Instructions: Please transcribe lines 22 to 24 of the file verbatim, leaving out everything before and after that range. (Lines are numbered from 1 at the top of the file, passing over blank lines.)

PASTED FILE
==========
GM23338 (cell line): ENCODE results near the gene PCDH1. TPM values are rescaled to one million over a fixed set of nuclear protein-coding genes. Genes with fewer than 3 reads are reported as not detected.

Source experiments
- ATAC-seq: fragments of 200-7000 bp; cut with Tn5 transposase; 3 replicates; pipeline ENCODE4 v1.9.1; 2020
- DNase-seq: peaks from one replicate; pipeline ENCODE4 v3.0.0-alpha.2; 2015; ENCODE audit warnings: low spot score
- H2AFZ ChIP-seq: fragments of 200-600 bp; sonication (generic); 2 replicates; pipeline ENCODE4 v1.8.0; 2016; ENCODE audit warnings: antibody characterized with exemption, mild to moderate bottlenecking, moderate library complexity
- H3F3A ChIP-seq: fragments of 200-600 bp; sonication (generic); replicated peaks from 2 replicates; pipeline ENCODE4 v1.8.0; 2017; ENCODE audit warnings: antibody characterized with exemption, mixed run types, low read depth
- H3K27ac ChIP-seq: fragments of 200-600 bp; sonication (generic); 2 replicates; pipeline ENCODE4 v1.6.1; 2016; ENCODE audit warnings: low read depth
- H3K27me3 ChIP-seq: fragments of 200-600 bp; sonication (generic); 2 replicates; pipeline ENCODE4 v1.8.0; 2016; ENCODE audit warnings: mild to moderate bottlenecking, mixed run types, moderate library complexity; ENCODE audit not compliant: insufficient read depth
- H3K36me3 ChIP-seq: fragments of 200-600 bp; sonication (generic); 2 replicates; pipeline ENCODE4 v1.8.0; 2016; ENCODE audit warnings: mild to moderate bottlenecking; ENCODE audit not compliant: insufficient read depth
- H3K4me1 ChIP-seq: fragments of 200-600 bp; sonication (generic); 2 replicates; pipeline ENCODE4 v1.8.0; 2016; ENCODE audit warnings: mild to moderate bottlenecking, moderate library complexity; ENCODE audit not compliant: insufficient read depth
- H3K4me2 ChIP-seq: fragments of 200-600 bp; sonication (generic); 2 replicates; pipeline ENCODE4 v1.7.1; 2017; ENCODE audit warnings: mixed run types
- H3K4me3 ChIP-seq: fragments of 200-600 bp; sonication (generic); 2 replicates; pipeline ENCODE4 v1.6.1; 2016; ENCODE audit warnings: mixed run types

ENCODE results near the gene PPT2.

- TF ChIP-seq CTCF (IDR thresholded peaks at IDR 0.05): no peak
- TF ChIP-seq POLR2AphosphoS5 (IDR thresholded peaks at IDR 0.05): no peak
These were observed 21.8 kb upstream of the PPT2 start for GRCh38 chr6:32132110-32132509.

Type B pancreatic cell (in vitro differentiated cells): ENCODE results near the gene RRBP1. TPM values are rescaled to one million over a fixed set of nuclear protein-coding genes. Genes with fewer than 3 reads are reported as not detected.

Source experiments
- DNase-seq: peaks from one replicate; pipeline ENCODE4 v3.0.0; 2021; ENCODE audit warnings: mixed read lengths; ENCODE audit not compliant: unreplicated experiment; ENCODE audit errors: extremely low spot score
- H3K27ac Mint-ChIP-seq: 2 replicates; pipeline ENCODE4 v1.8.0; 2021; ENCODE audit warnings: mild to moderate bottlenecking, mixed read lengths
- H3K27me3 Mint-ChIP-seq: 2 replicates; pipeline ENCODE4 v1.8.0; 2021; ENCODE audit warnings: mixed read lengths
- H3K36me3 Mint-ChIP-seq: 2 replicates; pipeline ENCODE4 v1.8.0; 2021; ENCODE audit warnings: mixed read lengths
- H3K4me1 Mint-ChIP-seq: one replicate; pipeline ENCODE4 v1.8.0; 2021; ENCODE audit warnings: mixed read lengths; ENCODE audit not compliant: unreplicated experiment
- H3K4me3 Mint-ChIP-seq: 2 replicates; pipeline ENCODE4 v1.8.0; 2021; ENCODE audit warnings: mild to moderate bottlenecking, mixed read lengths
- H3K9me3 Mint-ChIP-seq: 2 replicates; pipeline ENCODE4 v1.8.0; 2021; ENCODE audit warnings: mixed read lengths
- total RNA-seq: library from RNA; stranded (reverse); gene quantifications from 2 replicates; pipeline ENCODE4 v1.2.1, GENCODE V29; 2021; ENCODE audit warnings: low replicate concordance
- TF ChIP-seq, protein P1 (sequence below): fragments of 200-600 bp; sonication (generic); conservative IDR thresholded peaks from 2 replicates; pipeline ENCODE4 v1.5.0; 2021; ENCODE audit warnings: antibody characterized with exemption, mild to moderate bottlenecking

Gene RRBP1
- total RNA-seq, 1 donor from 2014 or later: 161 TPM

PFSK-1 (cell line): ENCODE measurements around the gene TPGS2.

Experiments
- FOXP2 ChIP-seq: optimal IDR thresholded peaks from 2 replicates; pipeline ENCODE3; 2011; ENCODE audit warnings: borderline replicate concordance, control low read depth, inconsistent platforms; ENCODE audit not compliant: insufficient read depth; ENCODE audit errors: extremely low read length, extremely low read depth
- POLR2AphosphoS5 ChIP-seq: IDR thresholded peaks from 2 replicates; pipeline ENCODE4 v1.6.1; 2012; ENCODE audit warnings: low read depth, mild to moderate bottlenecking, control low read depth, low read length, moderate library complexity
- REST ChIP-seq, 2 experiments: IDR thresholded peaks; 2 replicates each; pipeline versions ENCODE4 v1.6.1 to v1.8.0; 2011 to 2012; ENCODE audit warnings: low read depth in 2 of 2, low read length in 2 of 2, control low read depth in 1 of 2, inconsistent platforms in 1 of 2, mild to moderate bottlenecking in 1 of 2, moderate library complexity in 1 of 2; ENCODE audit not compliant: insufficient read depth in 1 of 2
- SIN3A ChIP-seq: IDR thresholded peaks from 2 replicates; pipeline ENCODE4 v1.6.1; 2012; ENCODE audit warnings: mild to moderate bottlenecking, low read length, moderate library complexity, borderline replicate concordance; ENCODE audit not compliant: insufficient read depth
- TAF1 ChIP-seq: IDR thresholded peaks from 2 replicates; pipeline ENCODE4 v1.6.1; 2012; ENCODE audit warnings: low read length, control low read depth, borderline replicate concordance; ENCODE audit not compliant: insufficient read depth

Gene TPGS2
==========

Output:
- H3K36me3 Mint-ChIP-seq: 2 replicates; pipeline ENCODE4 v1.8.0; 2021; ENCODE audit warnings: mixed read lengths
- H3K4me1 Mint-ChIP-seq: one replicate; pipeline ENCODE4 v1.8.0; 2021; ENCODE audit warnings: mixed read lengths; ENCODE audit not compliant: unreplicated experiment
- H3K4me3 Mint-ChIP-seq: 2 replicates; pipeline ENCODE4 v1.8.0; 2021; ENCODE audit warnings: mild to moderate bottlenecking, mixed read lengths